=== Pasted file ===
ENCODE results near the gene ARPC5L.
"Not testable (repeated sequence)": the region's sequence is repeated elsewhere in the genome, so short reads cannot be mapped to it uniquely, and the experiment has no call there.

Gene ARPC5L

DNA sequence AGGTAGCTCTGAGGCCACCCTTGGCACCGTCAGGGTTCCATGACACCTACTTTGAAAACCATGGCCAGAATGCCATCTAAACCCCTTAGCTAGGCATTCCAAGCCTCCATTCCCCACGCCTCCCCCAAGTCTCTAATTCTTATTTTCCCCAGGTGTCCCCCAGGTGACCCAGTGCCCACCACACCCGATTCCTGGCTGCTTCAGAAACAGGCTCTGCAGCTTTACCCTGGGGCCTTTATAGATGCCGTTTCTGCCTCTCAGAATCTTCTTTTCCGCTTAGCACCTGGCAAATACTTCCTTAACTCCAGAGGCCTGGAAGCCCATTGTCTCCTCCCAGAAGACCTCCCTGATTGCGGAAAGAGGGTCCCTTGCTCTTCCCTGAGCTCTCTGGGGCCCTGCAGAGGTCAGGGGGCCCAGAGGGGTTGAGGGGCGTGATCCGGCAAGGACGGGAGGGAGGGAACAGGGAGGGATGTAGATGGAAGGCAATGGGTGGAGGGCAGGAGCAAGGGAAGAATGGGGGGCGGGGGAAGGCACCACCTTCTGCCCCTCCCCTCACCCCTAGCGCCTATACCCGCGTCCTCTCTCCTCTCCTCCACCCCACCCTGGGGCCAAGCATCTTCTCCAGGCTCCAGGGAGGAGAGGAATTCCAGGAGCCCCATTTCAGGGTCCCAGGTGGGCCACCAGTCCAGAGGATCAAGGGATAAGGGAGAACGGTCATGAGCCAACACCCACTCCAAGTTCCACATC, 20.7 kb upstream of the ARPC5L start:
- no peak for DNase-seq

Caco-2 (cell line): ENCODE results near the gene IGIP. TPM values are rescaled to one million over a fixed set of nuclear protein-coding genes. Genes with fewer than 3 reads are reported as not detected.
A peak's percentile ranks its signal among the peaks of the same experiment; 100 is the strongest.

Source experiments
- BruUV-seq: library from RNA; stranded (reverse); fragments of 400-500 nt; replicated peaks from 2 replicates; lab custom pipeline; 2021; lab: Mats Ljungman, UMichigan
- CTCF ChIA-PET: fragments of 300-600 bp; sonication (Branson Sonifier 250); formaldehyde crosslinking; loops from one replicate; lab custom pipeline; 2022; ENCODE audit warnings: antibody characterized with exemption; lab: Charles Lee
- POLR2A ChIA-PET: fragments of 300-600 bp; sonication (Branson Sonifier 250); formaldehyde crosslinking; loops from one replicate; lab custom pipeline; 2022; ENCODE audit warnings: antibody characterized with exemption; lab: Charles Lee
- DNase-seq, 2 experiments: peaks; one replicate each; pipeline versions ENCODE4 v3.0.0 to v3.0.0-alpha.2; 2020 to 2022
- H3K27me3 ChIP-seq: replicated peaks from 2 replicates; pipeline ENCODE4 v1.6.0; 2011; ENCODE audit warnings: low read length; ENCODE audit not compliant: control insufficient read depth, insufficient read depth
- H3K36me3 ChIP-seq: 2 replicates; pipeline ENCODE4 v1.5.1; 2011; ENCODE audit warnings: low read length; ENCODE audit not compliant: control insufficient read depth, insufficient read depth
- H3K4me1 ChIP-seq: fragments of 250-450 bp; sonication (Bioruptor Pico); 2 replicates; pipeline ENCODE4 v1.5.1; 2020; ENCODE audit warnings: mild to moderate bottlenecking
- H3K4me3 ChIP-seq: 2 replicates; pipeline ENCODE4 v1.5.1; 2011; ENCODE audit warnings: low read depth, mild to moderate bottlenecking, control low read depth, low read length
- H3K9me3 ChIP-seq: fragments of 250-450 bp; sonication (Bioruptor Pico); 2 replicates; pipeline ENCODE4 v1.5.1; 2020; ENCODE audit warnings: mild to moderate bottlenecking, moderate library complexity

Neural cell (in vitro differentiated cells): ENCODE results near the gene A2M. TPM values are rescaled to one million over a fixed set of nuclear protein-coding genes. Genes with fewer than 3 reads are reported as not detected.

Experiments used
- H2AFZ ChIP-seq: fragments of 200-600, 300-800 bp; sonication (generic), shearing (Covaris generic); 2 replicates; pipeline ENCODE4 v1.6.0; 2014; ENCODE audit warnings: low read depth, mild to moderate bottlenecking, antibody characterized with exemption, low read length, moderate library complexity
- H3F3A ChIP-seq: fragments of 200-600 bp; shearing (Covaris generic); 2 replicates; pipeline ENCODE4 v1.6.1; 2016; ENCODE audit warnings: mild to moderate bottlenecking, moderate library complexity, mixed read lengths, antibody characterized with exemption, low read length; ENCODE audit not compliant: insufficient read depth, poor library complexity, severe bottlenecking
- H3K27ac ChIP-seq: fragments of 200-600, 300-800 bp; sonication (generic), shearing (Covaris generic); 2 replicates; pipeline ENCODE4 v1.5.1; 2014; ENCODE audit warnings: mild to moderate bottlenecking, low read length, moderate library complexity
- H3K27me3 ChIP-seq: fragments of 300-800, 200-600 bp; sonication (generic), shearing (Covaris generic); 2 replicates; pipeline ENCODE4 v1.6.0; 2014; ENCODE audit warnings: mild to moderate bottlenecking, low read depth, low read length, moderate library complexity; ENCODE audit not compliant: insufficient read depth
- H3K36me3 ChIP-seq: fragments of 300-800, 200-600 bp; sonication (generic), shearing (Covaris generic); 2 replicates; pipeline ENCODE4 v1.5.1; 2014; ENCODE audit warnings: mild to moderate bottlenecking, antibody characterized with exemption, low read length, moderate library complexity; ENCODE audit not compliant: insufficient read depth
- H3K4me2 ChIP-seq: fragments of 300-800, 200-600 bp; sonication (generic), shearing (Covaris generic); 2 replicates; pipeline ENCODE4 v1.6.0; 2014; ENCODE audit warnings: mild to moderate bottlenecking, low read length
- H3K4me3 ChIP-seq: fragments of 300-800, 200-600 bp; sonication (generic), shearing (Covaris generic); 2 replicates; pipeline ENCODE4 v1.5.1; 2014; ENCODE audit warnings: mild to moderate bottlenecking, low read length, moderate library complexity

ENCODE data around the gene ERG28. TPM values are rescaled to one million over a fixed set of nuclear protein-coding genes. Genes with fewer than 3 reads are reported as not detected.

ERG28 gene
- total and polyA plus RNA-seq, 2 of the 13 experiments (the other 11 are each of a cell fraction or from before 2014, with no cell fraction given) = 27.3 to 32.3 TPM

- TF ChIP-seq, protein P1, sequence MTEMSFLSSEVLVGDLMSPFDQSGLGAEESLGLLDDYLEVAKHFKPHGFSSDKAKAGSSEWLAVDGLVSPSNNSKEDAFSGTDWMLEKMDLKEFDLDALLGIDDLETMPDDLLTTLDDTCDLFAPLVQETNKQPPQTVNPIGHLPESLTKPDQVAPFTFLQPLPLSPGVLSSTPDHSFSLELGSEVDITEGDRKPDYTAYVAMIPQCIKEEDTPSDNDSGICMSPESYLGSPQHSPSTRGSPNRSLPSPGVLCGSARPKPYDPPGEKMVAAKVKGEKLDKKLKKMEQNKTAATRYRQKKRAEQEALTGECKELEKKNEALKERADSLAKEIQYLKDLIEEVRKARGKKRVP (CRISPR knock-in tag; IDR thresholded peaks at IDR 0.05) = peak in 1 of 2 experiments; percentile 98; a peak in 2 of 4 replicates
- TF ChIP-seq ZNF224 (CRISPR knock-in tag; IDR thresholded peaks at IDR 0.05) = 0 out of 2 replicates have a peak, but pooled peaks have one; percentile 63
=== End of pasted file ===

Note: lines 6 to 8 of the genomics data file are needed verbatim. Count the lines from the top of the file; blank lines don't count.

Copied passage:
Caco-2 (cell line): ENCODE results near the gene IGIP. TPM values are rescaled to one million over a fixed set of nuclear protein-coding genes. Genes with fewer than 3 reads are reported as not detected.
A peak's percentile ranks its signal among the peaks of the same experiment; 100 is the strongest.

Source experiments